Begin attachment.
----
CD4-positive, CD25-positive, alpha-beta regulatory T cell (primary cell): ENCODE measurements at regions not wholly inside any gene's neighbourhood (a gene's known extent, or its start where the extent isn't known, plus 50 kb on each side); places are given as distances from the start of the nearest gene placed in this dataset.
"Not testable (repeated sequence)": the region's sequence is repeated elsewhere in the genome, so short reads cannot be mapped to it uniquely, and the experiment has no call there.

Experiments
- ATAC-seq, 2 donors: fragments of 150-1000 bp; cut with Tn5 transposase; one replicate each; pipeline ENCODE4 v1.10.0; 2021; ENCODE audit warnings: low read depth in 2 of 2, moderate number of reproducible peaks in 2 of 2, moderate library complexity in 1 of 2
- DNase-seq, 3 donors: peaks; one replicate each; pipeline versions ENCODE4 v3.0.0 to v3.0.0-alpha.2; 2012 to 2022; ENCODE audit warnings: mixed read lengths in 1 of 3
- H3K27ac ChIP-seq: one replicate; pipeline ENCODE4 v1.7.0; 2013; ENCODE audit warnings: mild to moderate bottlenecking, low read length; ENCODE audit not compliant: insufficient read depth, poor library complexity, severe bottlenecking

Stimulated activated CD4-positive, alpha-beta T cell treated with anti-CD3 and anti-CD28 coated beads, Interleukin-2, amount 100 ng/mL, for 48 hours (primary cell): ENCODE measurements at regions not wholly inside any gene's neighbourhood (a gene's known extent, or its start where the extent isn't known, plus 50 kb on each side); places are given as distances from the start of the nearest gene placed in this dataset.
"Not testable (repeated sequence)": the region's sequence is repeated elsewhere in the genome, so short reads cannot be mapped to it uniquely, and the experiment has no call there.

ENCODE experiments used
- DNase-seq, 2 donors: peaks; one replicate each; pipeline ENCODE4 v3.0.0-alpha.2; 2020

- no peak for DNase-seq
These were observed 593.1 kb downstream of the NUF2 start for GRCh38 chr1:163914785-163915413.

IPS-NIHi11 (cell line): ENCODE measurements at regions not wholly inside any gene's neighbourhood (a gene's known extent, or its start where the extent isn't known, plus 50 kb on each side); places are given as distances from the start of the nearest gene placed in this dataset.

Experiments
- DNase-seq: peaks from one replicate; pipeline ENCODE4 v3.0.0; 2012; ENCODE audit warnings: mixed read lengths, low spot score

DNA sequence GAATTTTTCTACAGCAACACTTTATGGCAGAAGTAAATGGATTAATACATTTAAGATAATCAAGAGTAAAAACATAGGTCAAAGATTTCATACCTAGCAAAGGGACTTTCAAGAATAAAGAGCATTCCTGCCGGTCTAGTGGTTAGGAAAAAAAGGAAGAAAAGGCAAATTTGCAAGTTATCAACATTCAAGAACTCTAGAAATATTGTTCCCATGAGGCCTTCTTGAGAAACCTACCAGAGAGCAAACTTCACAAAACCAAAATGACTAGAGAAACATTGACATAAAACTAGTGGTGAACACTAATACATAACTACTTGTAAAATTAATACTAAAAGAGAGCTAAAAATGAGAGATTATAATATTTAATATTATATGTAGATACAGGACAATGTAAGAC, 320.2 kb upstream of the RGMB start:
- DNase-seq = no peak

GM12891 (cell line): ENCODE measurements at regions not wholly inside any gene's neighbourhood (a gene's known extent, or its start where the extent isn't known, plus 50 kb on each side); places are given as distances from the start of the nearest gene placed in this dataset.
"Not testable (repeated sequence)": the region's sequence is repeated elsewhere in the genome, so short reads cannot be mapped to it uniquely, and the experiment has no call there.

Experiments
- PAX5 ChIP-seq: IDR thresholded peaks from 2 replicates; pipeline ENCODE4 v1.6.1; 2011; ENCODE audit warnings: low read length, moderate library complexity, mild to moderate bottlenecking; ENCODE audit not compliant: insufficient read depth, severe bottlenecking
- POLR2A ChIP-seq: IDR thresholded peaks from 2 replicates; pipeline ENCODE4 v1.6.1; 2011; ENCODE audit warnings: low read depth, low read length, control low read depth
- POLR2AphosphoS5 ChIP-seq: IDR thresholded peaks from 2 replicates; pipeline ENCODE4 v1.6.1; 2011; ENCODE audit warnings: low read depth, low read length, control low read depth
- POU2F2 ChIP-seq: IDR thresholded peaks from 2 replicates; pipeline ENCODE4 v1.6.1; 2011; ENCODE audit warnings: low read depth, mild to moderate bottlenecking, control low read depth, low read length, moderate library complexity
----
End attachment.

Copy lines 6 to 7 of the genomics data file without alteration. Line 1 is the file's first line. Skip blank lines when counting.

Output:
- H3K27ac ChIP-seq: one replicate; pipeline ENCODE4 v1.7.0; 2013; ENCODE audit warnings: mild to moderate bottlenecking, low read length; ENCODE audit not compliant: insufficient read depth, poor library complexity, severe bottlenecking

Stimulated activated CD4-positive, alpha-beta T cell treated with anti-CD3 and anti-CD28 coated beads, Interleukin-2, amount 100 ng/mL, for 48 hours (primary cell): ENCODE measurements at regions not wholly inside any gene's neighbourhood (a gene's known extent, or its start where the extent isn't known, plus 50 kb on each side); places are given as distances from the start of the nearest gene placed in this dataset.